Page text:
John Libbey Eurotext

European Cytokine Network

Down-regulation of the auto-aggressive processes in patients with hypothyroid Hashimoto’s thyroiditis following substitutive treatment with L-thyroxine Volume 20, numéro 1, March 2009

Celal Bayar University, Medical Faculty, Department of Internal Medicine, Division of Endocrinology, Manisa, Turkiye, Celal Bayar University, Medical Faculty, Department of Internal Medicine, Division of Immunology, Manisa, Turkiye, Celal Bayar University, Medical Faculty, Department of Clinical Biochemsitry, Manisa, Turkiye
  • Mots-clés : hashimoto’s thyroiditis, L-thyroxine, cytokine, serum, Th1, Th2
  • DOI : 10.1684/ecn.2009.0147
  • Page(s) : 27-32
  • Année de parution : 2009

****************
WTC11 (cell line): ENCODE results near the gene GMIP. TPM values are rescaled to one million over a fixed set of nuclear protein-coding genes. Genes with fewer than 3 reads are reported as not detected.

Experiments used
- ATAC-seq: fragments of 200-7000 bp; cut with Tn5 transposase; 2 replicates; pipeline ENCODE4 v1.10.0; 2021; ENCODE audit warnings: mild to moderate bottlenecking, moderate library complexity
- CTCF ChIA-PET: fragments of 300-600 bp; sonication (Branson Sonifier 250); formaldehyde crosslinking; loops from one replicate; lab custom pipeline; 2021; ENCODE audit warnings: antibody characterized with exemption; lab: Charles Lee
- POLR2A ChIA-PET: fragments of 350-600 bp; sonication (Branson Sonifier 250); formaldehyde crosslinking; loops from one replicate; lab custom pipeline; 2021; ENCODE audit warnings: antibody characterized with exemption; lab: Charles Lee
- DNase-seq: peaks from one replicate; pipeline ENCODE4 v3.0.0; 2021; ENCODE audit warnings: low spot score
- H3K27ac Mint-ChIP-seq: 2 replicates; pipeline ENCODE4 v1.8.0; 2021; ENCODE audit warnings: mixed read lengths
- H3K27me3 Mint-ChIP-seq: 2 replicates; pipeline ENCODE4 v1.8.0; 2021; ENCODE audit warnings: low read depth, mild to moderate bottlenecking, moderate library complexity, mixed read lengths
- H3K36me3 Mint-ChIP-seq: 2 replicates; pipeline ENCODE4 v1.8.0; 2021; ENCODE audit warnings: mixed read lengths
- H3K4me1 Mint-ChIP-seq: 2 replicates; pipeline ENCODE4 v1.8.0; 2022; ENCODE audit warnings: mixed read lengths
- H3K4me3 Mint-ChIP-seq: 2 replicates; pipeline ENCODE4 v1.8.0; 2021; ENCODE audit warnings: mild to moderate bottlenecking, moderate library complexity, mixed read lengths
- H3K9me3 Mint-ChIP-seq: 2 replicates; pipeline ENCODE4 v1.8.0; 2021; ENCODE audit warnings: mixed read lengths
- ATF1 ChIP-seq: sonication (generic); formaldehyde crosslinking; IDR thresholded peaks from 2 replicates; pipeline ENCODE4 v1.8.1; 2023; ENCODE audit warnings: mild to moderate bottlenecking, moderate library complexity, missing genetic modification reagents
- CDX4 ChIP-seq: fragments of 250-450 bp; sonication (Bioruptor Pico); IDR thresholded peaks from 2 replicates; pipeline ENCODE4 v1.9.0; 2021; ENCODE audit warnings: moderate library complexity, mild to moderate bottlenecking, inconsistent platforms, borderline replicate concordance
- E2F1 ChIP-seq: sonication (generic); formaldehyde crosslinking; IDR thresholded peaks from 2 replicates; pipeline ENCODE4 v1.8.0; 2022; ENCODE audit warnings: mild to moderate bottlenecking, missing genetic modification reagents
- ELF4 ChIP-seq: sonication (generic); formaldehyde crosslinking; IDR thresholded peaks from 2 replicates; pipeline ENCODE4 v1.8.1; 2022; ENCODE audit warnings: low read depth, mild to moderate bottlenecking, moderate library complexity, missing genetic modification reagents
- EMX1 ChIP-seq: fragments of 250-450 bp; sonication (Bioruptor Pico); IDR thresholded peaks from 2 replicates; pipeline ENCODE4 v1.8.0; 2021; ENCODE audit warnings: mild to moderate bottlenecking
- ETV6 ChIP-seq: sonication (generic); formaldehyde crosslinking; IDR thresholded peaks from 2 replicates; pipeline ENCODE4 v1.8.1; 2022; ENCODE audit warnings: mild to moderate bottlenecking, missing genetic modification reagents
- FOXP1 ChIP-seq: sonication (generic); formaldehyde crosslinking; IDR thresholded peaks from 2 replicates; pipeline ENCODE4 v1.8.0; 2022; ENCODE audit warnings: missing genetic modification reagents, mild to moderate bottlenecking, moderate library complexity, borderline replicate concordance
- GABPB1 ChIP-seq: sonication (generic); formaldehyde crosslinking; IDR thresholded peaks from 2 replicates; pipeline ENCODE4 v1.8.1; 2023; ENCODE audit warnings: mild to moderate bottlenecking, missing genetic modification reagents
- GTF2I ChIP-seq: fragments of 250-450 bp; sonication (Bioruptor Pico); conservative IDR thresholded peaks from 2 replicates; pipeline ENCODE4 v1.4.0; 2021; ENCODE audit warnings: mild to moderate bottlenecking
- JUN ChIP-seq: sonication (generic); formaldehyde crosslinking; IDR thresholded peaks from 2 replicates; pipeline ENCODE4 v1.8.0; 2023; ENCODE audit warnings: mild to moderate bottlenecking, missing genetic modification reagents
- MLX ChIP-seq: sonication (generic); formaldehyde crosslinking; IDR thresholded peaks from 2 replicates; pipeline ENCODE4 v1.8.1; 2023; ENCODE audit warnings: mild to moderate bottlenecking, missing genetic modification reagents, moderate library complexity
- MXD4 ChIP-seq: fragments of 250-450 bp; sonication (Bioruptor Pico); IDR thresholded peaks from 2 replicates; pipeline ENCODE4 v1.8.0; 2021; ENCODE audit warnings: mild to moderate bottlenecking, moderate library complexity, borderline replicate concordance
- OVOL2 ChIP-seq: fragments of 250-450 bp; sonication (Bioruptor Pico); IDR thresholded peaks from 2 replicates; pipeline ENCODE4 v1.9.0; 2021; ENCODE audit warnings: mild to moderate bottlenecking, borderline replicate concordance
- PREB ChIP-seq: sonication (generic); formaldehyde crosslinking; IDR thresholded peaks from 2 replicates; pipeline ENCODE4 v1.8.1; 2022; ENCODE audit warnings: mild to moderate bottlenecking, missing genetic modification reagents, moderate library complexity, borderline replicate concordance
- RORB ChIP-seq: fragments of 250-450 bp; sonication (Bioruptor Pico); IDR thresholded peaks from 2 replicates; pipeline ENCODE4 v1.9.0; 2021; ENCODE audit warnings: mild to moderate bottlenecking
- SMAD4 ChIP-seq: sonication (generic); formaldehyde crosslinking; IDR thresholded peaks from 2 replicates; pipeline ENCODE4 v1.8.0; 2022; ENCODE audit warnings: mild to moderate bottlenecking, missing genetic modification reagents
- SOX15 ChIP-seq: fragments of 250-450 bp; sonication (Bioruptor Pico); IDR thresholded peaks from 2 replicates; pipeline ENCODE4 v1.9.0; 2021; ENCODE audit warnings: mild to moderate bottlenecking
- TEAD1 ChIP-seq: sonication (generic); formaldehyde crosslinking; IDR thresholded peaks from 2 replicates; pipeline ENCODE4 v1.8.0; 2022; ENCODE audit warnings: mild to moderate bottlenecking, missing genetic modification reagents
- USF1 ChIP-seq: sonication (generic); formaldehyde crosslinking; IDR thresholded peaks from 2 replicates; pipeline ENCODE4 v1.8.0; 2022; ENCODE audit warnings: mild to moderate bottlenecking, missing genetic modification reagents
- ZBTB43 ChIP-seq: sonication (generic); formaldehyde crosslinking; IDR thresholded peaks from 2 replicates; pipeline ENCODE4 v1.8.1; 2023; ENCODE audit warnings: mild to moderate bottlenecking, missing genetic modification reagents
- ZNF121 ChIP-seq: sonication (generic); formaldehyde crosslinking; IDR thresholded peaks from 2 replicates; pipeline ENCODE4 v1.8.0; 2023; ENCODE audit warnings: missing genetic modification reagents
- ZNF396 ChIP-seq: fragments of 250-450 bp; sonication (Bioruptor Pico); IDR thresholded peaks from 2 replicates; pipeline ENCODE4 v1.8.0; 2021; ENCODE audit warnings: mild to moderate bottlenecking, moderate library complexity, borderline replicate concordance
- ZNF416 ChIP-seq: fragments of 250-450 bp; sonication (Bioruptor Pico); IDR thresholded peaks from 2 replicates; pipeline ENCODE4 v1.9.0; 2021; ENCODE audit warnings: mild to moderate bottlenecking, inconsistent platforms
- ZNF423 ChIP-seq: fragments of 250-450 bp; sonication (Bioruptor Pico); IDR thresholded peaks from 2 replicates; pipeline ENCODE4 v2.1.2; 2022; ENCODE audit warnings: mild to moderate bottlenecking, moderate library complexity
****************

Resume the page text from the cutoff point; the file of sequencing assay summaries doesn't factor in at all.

Background. Hashimoto’s thyroiditis is a chronic, organ-specific autoimmune disease. It is the most common cause of primary hypothyroidism during the adolescent period, via autoimmune thyroid tissue destruction, affecting 2% of the population. The pathogenesis of Hashimoto’s thyroiditis involves a complex interaction between predisposing genetic and environmental factors. Objective. In this study, we wanted to investigate the role of cytokines such as IL-2, IL-4, IL-12 and IFN-γ in the pathogenesis of the disease, and the changes to cytokine levels brought about by treatment with L-thyroxine. Methods. Sixty five female patients, aged 18-73 years with Hashimoto’s thyroiditis, referred to the Celal Bayar University Medical Faculty Endocrinology out-patients clinic, were included in this study. After a 10-12 week period of L-thyroxine treatment, all patients were restored to the euthyroid state. At the beginning and end of the treatment period, serum-free triiodothyronine (FT3), free thyroxine (FT4), thyroid-stimulating hormone (TSH), autoantibodies against thyroid peroxidase (anti-TPO), autoantibodies against thyroglobulin (anti-Tg) levels were measured using a chemiluminecent, immunometric method, and cytokine levels were measured using ELISA. Results. There was a statistically significant decrease in the serum levels of TSH (p < 0.0001) and a concomitant increase in FT4 serum levels (p < 0.0001). Also, during the post-treatment period, serum levels of anti-Tg (p < 0.01) and anti-TPO (p < 0.001) were significantly lower than during the pre-treatment period. A statistically significant decrease was shown for interleukin (IL)-12 serum levels during the post-treatment period (p < 0.001). However, the decrease in interferon (IFN)-γ serum levels was not statistically significant (p = 0.276). On the other hand, no change was demonstrated in serum IL-2 and IL-4 levels (p = 0.953 and p = 0.313, respectively) after treatment with L-thyroxine. Conclusion. Considering that our study involved a 10-12 week period of treatment, the statistically significant decrease in serum IL-12 levels, and the statistically non-significant decrease in IFN-γ levels, might indicate that a T helper type 1 inflammatory process had been halted or slowed down.